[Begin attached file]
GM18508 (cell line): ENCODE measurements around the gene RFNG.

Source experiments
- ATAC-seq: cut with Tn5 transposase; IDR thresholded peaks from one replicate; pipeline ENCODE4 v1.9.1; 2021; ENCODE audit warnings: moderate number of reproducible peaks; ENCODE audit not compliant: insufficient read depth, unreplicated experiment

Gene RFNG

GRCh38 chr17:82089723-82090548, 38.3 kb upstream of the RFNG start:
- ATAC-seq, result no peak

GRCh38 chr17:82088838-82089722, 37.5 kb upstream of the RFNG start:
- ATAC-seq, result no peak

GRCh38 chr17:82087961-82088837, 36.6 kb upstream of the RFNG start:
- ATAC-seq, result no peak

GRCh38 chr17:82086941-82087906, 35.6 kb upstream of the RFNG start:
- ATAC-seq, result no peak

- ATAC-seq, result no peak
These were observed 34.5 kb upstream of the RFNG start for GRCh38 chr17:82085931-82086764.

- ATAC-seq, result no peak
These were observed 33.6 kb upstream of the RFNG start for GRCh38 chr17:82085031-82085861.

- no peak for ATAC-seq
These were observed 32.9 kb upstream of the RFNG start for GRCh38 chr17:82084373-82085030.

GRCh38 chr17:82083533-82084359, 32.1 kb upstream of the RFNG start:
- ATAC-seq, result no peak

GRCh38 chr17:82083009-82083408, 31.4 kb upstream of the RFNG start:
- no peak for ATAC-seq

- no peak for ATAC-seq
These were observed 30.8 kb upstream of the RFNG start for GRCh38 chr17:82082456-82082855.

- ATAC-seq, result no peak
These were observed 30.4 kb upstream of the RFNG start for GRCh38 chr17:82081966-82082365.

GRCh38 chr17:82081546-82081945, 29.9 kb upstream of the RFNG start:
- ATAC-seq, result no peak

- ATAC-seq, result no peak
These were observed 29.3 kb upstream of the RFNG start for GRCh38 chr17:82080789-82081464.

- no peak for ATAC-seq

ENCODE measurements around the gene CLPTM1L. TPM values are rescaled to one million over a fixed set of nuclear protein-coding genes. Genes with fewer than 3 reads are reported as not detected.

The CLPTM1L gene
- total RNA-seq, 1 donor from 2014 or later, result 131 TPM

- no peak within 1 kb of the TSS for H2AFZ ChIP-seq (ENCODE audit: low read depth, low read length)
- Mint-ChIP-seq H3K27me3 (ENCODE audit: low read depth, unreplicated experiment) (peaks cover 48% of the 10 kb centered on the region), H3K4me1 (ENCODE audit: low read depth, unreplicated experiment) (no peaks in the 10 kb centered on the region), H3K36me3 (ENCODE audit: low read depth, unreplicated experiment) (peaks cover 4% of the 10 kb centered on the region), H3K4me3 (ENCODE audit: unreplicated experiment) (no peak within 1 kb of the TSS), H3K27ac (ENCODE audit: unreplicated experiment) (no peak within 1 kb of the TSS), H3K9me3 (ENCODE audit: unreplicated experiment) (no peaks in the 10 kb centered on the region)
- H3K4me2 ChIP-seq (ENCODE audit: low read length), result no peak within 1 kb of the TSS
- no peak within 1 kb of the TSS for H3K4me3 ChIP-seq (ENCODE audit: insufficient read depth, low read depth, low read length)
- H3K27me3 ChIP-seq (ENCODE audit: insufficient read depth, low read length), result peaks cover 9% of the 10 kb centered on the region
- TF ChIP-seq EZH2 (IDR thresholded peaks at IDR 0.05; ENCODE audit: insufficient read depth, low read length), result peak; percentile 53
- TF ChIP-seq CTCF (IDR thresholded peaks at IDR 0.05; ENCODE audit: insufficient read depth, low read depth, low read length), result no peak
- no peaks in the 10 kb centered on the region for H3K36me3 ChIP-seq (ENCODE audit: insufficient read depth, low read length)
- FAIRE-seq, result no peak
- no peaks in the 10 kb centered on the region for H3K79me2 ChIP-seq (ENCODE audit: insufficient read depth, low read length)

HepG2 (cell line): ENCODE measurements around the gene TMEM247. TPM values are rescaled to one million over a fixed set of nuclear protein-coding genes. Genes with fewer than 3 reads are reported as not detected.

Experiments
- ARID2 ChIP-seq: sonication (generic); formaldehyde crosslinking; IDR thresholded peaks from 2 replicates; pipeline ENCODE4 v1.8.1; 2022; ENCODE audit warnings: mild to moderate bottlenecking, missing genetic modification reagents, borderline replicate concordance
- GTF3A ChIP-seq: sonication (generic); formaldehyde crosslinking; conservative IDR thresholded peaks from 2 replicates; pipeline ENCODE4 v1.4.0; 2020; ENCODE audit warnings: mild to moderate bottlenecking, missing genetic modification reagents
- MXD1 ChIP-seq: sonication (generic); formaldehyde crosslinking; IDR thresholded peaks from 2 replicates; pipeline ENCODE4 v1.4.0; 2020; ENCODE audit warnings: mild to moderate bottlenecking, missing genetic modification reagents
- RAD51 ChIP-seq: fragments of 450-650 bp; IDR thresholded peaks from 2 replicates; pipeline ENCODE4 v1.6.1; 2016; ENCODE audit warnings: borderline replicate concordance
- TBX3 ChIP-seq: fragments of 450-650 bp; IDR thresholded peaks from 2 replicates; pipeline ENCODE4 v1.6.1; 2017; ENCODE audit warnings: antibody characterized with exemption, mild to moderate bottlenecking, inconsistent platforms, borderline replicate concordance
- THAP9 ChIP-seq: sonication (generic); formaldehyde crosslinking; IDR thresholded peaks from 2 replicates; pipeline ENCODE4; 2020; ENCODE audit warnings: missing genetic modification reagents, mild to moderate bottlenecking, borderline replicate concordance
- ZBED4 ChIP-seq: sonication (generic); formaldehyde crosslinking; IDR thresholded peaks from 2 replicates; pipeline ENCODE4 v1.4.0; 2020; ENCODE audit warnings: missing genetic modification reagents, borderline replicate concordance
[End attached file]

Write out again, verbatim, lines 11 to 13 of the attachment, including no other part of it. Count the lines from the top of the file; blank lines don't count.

GRCh38 chr17:82086941-82087906, 35.6 kb upstream of the RFNG start:
- ATAC-seq, result no peak

- ATAC-seq, result no peak